Date of Award


Degree Type


Degree Name

Doctor of Philosophy (PhD)

Graduate Group


First Advisor

James L. Riley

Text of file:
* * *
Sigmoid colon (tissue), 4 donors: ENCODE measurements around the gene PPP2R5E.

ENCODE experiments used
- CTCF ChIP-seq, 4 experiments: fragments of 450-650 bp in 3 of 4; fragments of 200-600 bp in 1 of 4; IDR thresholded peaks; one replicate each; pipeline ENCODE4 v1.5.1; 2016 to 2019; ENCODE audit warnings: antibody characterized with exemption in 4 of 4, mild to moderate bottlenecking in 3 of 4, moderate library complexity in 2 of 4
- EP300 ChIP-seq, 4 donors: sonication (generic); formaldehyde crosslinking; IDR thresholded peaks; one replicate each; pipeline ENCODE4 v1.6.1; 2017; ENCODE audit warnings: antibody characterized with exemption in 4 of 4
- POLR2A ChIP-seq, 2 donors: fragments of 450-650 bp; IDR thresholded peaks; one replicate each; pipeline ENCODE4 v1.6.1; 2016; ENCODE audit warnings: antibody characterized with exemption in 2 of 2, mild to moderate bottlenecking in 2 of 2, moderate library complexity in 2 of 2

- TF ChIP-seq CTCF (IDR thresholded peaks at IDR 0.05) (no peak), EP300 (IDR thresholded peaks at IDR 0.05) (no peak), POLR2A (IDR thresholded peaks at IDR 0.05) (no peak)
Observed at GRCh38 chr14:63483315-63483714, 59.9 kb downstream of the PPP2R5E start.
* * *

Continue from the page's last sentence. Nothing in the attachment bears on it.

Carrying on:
Immune cells employ a diverse array of metabolic programs upon stimulation that have far-reaching consequences outside of energy production. Activated T cells require glycolysis to generate the biosynthetic intermediates for proliferation and to enhance effector functions. Due to the disorganized vasculature of solid tumors and the highly glycolytic nature of tumor cells, T cells must compete for glucose with tumor cells in a nutrient-depleted environment. We hypothesized that cells that traffic to inflamed, nutrient-limiting environments in the periphery (effector memory T cells, TEM) may have enhanced abilities to adapt to nutrient limitation compared to cells that largely reside in nutrient-rich lymphoid organs (naïve and central memory T cells, TN and TCM respectively). We demonstrate that TN and TCM rely on fatty acid metabolism to survive and proliferate when glucose is limiting, whereas TEM do not. Furthermore, we find the reliance on fatty acid metabolism in limiting glucose by TN and TCM cells regulates IFN-γ production. Thus the first section of my thesis identifies a novel regulatory interaction between fatty acid synthesis and effector function. Other byproducts of metabolic pathways can also affect immune cell function. Recent work has suggested that reactive oxygen species are released following activation, which promote proliferative signals in T cells such as IL-2 production. The second section of my thesis investigates how T cells increase reactive oxygen species (ROS) production following activation. Using transmission electron microscopy we observe dramatic alterations to mitochondrial morphology following T cell activation. Mitochondria significantly increase in size and their cristae lose parallel patterning during the first 48 hours of T cell activation. Mitochondrial swelling and cristae disturbance are glucose and mTORC1 dependent, and highly reversible. Interestingly, we find that mitochondrial swelling does not correlate to oxidative phosphorylation rate, but strongly correlates to ROS production. We speculate that these mitochondrial changes are required to create the ROS necessary for subsequent IL-2 production and T cell proliferation. Together these data demonstrate novel relationships between cellular metabolism and cytokine production in CD4 T cells. By identifying how metabolites specifically affect immune function, we hope to exploit these discoveries in future cancer immunotherapies.